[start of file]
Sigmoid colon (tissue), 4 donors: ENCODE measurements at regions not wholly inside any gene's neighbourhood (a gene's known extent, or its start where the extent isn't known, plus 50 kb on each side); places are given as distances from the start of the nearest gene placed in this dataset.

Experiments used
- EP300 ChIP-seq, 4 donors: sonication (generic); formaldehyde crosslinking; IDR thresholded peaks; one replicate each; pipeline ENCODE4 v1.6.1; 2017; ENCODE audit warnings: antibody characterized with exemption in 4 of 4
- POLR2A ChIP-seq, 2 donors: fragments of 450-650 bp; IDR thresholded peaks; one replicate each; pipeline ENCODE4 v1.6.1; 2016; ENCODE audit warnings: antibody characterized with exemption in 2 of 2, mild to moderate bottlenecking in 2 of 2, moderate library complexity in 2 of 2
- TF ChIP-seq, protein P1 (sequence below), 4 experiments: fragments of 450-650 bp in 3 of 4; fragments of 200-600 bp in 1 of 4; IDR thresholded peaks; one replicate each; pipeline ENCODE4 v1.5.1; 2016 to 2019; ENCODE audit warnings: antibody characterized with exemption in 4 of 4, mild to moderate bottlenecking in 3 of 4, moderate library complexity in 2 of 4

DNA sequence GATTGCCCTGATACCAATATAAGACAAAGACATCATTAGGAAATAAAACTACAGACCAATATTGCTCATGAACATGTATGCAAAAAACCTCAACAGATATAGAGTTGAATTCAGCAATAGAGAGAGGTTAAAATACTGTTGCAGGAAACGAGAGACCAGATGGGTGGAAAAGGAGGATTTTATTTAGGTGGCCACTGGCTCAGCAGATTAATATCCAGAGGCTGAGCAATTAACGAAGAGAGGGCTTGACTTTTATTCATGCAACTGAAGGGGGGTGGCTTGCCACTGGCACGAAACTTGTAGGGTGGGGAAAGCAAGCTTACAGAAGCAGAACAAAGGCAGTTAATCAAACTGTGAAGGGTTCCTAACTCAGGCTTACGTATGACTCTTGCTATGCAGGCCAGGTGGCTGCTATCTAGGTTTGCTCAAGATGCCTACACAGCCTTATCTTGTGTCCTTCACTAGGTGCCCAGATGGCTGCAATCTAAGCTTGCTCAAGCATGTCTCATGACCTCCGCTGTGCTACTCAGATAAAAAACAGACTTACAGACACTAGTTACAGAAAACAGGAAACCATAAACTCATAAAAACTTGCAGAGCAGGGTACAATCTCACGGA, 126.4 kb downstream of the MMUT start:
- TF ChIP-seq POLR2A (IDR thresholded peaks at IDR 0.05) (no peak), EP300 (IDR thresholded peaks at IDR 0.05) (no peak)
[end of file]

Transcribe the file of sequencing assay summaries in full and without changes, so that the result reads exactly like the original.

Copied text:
Sigmoid colon (tissue), 4 donors: ENCODE measurements at regions not wholly inside any gene's neighbourhood (a gene's known extent, or its start where the extent isn't known, plus 50 kb on each side); places are given as distances from the start of the nearest gene placed in this dataset.

Experiments used
- EP300 ChIP-seq, 4 donors: sonication (generic); formaldehyde crosslinking; IDR thresholded peaks; one replicate each; pipeline ENCODE4 v1.6.1; 2017; ENCODE audit warnings: antibody characterized with exemption in 4 of 4
- POLR2A ChIP-seq, 2 donors: fragments of 450-650 bp; IDR thresholded peaks; one replicate each; pipeline ENCODE4 v1.6.1; 2016; ENCODE audit warnings: antibody characterized with exemption in 2 of 2, mild to moderate bottlenecking in 2 of 2, moderate library complexity in 2 of 2
- TF ChIP-seq, protein P1 (sequence below), 4 experiments: fragments of 450-650 bp in 3 of 4; fragments of 200-600 bp in 1 of 4; IDR thresholded peaks; one replicate each; pipeline ENCODE4 v1.5.1; 2016 to 2019; ENCODE audit warnings: antibody characterized with exemption in 4 of 4, mild to moderate bottlenecking in 3 of 4, moderate library complexity in 2 of 4

DNA sequence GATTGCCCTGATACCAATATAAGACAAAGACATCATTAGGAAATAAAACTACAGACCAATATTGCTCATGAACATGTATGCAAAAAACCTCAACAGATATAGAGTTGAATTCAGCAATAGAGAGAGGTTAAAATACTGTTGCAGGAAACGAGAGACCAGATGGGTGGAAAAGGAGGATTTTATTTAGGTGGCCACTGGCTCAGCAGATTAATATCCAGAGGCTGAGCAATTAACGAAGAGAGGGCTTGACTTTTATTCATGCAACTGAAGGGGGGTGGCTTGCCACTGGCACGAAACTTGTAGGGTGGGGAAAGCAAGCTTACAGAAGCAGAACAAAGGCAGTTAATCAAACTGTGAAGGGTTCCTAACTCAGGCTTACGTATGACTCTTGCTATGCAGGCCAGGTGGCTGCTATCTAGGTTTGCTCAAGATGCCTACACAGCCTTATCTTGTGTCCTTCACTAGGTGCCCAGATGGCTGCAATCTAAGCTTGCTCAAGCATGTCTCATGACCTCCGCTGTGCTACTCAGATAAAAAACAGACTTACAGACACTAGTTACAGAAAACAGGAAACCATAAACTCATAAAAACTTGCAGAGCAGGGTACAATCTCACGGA, 126.4 kb downstream of the MMUT start:
- TF ChIP-seq POLR2A (IDR thresholded peaks at IDR 0.05) (no peak), EP300 (IDR thresholded peaks at IDR 0.05) (no peak)